We should also think about ‘gatekeeping’ and how we talk about professionalism and authority. Again, the question of money – and public money – is pertinent to some of the anxieties I detect in academia. If one doesn’t need a PhD to be a historian, and can do history quite well without one, ought taxpayers really to be funding so many humanities PhDs? After all, the majority of History PhDs will not go on to an academic job. Personally I think it is possible to be a historian without a professional qualification, but I also think the PhD is worth having, and that it is more difficult to be a good historian without that apprenticeship. I could not have written the books I have without the time my (publicly funded) doctoral and postdoctoral research gave me to explore archives and think and talk about history. But I doubt that’s very obvious to the average person who buys them in a bookshop. We should talk more about how to communicate the value of the PhD – which in turn would help those PhDs who go on to work outside academia in a world that often doesn’t understand the point of the qualification.

Finally, I think academics who are unhappy about aspects of public historical discourse should discuss whether there are things that might be done to tackle the problems. A couple of years ago I had an enlightening conversation with a scientist about this. He and his colleagues were frustrated that TV’s go-to expert in their field was someone with a poor reputation among his peers on ethical issues. They got together and worked with a media officer to promote alternative voices, and now the coverage, in their view, is much improved, the one problematic individual no longer dominates and overall their field has a better relationship with the media. Could historians do likewise? We should at least talk about it.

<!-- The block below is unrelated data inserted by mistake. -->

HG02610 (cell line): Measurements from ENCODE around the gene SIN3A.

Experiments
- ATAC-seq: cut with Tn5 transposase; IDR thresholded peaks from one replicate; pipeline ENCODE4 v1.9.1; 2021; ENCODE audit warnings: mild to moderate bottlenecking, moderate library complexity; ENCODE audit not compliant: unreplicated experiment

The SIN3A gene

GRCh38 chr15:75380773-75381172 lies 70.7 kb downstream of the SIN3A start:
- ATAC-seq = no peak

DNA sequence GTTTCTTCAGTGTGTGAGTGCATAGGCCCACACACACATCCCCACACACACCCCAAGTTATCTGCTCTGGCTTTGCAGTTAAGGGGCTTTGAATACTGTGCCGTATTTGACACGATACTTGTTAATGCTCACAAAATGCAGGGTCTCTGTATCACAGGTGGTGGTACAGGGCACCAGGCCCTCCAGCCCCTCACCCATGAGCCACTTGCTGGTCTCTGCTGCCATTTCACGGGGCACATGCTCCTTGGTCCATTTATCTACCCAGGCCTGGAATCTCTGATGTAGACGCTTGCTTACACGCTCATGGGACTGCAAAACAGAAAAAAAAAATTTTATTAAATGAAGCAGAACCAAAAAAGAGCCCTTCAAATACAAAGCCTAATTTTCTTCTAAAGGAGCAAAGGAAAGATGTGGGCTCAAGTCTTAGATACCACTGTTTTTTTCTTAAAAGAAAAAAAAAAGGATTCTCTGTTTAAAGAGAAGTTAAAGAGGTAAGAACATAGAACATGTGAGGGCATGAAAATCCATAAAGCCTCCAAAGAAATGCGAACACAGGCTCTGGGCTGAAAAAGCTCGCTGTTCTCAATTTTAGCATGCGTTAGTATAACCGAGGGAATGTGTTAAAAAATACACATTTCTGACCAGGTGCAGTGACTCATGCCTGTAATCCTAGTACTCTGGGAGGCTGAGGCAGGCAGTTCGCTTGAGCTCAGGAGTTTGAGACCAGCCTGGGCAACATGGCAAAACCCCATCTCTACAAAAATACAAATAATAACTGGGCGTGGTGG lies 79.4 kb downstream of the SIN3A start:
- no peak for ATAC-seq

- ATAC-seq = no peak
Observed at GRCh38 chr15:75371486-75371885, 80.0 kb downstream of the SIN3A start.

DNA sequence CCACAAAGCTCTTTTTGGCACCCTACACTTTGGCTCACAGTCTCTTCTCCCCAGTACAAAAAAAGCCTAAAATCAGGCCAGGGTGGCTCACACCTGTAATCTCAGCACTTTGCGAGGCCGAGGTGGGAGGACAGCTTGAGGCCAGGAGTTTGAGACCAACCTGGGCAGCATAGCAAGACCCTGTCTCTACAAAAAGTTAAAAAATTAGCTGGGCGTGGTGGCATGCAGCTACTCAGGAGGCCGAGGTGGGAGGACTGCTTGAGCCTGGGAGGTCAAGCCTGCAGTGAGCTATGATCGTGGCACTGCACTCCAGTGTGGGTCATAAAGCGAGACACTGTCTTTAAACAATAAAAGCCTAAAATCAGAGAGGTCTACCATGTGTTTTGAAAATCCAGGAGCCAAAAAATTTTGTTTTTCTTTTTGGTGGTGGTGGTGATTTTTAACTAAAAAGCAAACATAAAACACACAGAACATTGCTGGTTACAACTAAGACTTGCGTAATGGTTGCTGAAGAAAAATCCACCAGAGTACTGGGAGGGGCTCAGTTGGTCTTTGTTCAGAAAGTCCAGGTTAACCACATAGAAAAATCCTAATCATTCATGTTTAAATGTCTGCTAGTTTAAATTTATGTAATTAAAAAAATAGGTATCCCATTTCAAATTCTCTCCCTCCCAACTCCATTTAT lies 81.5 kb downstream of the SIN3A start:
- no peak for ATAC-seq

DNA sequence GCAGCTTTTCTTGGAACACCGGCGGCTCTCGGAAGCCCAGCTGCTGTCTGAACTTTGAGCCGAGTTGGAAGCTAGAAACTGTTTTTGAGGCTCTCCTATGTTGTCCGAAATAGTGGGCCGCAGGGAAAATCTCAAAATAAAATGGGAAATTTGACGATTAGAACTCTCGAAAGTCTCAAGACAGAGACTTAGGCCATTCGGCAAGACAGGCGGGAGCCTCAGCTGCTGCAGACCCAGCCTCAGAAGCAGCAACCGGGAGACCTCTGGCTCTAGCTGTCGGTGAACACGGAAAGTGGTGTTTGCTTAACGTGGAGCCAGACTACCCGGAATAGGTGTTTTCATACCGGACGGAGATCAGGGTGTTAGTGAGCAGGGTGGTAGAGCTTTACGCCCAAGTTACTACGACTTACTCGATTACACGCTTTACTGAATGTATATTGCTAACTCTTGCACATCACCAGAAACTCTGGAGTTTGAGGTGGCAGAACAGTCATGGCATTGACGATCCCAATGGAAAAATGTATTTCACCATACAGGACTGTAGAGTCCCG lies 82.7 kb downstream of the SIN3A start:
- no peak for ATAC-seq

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10 thoughts on “On academic ambivalence towards public history

  1. Hi Catherine,

    As a postgraduate student with an equal interest in academia and public history, I’ve found your response to last week’s Twitter fallout a really interest read. It’s great to see an argument with reason!

    I’ve always considered many academics to be too dismissive of public history and unappreciative of the methods that one has to go to make themselves a public figure (particularly personal branding and as you say the ‘new’/’wow’ shock factor’.) But, I’ve also never considered why historians may be so defensive, so that was particularly interesting to read.

    Totally agree that there are things we can do to tackle the issues and hopefully that is something that will change with time. I think ‘traditional’ academic relationships and research are already changing due to social media, what was once private, is becoming much more public. We now share the intricate steps of our study and research through blog posts, tweets and even instagram, not just the end result. This will only continue to grow and eventually I think a vast majority of history will become a lot more public for those who look for it. Then perhaps we will begin to bridge the expertise of ‘public history’ and academia.

    Blimey, I hope that all made a bit of sense!

    Jennifer

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  2. I found this really interesting to read. I missed the twitter row, but some of what you say resonates with me, even though I’m a lit person rather than a historian (and something I notice is that, to most people, that lit training is invisible and I must be a historian because I work on the past – something that I am aware may not endear me to actual historians!).